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Springtail (Folsomia candida) in patch of moss (Ceratodon purpureus). Photo by Rocky Cookus, Portland State UniversityMosses were among the first plants to colonize land over 400 million years ago, but they never really left the water behind. Unlike seed plants, mosses (as well as ferns and liverworts) don’t enclose their sperm in pollen but release it directly. Since their unprotected sperm is vulnerable to drying out, these plants can only reproduce if there’s a watery film through which the sperm can swim. However, recent research has started to uncover a more complicated story behind the sex life of mosses. Mounting evidence suggests that mosses recruit micro-arthropods like springtails and mites to carry their sperm in the same way that flowering plants attract and reward insect pollinators.

With over 100,000 individuals in a cubic meter of soil, springtails may be the most abundant animals that are visible to the naked eye. Their name comes from a unique and peculiar mode of escape: a special forked appendage, called a furcula, is kept under tension beneath their abdomen like a tightly wound spring and released when they are threatened, flinging them off to safety. When they’re not busy flicking themselves away from danger, springtails feed on microbes and detritus, often also transporting fungal spores around the soil and vegetation where they live. In 2006, a team of scientists at Lund University in Sweden published a paper in Science showing that springtails can carry sperm between male and female moss plants. They grew the moss in plastic containers, placing the male and female plants slightly apart from each other on a base of plaster; the plaster created a barrier to sperm movement by absorbing any water through which sperm could swim. Some of the containers also included animals, either springtails or moss mites. After three months, only the moss that was grown with animals had successfully reproduced. In another test, they allowed the animals to choose between fertile and sterile moss and discovered that both springtails and mites preferred fertile moss.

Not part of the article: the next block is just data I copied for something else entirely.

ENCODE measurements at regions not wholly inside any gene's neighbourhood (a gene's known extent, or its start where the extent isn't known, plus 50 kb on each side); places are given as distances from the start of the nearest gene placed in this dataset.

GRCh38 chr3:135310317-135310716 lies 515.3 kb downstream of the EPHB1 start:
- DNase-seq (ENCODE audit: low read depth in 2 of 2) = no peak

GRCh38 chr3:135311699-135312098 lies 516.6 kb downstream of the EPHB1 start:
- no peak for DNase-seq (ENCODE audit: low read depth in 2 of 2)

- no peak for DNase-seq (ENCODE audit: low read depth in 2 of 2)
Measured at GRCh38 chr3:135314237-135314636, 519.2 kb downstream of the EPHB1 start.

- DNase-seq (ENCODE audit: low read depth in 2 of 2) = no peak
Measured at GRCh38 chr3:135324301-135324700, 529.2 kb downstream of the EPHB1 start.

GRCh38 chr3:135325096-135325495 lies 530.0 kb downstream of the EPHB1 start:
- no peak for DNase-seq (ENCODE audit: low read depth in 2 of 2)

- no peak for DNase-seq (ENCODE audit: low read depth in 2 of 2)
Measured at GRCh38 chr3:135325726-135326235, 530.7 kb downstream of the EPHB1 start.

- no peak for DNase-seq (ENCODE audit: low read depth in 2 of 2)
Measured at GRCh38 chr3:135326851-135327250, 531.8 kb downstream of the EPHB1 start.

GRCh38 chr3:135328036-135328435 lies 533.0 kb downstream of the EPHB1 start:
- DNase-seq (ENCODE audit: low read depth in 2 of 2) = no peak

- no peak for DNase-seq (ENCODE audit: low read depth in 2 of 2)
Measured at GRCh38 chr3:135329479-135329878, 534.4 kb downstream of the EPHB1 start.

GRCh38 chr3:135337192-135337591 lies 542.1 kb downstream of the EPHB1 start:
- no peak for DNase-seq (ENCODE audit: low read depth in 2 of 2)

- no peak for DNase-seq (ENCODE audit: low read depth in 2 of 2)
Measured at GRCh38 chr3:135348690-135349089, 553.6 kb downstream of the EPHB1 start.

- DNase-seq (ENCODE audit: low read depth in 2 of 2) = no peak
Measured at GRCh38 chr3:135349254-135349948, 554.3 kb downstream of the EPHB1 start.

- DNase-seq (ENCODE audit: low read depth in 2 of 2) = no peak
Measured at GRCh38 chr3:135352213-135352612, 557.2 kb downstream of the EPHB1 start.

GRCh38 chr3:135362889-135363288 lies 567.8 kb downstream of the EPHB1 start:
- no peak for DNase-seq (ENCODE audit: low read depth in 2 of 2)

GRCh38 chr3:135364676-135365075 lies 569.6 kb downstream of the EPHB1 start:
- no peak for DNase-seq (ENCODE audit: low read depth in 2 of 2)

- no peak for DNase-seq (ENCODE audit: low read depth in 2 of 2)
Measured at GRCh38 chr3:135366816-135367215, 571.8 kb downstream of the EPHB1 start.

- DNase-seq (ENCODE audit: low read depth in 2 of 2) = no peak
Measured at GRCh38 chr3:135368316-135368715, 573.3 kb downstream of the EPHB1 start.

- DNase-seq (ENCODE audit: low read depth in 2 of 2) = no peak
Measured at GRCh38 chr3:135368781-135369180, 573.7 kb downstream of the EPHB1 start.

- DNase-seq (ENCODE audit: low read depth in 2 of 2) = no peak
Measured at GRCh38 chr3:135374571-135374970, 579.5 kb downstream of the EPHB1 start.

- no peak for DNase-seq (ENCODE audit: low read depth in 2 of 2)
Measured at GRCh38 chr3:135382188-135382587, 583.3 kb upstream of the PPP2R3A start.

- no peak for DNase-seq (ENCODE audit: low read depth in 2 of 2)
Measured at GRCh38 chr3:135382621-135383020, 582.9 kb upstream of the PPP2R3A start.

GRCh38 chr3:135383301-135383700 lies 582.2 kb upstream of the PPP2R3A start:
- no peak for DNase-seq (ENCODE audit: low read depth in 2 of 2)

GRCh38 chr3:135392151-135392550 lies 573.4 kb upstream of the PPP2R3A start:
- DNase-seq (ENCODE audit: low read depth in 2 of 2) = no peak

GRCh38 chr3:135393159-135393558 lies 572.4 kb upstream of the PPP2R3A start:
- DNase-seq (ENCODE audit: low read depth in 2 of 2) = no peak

As exciting as these results are, they only show that it’s possible for springtails to carry sperm; the paper doesn’t give any evidence that this actually happens in the wild. In another study reported this year in Nature, a group of scientists at Portland State University lend further credence to the importance of this interaction outside the lab. The team, led by Dr. Sarah Eppley, examined the chemicals given off by male and female mosses to find out if they were attractive to springtails. They found that female mosses not only produce more kinds of volatile chemicals than males, but also produce chemicals which are much more different from each other. Intriguingly, many of the compounds in this rich bouquet are already known from floral scents. The study also showed that springtails prefer female over male moss and that this preference is thanks to the scent, since the preference remains when the animals can only smell the plants without seeing or touching them. Finally, they grew moss under more natural conditions than were used in the first study and confirmed that springtails still increased the rate of fertilization — even if they plants were also sprayed with water.

These papers clearly show that springtails can transport moss sperm and that this improves the rate of fertilization. Despite all of this excellent work, the results are still only indirect evidence. As I read these papers, I wondered: why not simply go and check directly? Why not collect a bunch of springtails from the field and find out if they really are covered with moss sperm? I put the question to Dr. Eppley. “Needless to say, there are several labs working on this,” she replied, “but it is rather tricky in some regards.” Researchers would have to demonstrate that the sperm is actually from moss and that it was still viable. “Pollen has been easier to work with in this regard,” said Dr. Eppley.

Even though the process hasn’t yet been observed in the wild, these papers make a strong case that micro-arthropods play an important role in moss reproduction. Flowering plants only appeared about 140 million years ago, so this interaction would pre-date the evolution of pollination and could have major implications for the ecology and evolutionary history of mosses and other plants. In this era of high-throughput, big-data oriented science, it’s refreshing to see such disarmingly simple studies published in top journals like Nature and Science. It’s a reminder of how much we still have to discover about the rich world around us and the fact that great science doesn’t have to be about huge projects: sometimes, all it takes is asking the right questions about something going on right under your feet.

Cronberg N, Natcheva R, & Hedlund K (2006). Microarthropods mediate sperm transfer in mosses. Science (New York, N.Y.), 313 (5791) PMID: 16946062

Rosenstiel TN, Shortlidge EE, Melnychenko AN, Pankow JF, & Eppley SM (2012). Sex-specific volatile compounds influence microarthropod-mediated fertilization of moss. Nature, 489 (7416), 431-3 PMID: 22810584